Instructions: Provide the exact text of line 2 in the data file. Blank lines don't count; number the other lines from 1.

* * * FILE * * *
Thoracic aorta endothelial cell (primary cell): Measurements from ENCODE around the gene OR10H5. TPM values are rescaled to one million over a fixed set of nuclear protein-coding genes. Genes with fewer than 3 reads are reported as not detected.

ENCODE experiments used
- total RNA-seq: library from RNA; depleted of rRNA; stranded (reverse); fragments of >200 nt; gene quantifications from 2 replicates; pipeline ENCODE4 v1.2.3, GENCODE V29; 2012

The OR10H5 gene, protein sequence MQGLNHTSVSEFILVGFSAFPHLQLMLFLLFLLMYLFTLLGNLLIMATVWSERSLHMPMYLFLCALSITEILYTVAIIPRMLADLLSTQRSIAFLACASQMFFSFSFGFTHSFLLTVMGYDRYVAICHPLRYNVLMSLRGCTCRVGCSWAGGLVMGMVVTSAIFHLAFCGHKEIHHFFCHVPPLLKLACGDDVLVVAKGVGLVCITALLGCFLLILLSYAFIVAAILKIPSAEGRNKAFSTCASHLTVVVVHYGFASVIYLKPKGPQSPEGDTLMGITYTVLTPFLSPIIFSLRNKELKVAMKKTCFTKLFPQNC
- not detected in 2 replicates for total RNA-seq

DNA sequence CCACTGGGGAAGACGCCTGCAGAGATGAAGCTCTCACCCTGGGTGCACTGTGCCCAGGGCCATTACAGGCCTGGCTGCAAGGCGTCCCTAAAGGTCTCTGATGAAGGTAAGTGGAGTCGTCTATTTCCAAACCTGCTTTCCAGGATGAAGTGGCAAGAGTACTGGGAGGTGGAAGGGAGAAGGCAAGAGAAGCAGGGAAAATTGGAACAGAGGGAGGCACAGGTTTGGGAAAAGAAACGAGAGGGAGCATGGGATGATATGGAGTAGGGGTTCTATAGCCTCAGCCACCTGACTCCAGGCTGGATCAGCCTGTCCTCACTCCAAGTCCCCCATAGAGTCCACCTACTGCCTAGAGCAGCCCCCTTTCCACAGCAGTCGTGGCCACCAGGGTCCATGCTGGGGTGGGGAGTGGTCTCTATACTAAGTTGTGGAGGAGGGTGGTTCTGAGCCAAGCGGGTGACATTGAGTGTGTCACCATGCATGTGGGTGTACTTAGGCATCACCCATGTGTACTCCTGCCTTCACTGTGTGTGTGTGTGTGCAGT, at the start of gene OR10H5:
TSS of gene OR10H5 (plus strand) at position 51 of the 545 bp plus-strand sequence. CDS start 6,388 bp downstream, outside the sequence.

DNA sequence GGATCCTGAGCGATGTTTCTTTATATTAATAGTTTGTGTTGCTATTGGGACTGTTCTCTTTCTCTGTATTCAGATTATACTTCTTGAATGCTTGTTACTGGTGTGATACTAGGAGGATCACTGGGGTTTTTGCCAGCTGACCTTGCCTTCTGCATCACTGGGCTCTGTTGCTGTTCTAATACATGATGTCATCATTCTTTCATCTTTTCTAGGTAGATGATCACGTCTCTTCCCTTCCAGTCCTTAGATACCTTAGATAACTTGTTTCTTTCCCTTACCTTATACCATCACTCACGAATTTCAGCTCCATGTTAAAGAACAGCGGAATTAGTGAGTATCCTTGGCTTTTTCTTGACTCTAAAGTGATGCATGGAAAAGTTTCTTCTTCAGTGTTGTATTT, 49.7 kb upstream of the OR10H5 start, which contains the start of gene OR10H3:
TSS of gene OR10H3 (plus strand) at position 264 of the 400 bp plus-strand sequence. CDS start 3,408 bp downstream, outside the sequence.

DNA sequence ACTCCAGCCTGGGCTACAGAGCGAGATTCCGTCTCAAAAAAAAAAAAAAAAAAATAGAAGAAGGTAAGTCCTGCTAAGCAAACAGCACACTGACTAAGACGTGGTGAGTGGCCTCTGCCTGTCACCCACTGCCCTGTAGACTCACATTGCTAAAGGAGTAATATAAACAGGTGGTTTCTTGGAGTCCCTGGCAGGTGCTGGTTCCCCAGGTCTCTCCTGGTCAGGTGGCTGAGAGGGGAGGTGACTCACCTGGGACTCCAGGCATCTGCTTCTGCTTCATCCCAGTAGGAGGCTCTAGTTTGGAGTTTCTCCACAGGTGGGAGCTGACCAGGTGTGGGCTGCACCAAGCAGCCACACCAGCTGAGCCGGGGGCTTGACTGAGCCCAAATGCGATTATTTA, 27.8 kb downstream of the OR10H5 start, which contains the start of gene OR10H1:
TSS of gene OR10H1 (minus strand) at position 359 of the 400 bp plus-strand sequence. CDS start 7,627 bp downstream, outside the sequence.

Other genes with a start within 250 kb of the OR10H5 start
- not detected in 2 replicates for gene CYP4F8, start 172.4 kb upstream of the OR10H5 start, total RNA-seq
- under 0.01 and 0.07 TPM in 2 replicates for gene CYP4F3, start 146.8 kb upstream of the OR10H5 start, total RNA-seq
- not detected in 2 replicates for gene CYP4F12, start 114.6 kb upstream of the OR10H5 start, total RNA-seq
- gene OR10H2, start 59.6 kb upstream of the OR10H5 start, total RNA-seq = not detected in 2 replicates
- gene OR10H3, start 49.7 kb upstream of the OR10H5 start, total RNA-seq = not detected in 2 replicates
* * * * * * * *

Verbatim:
ENCODE experiments used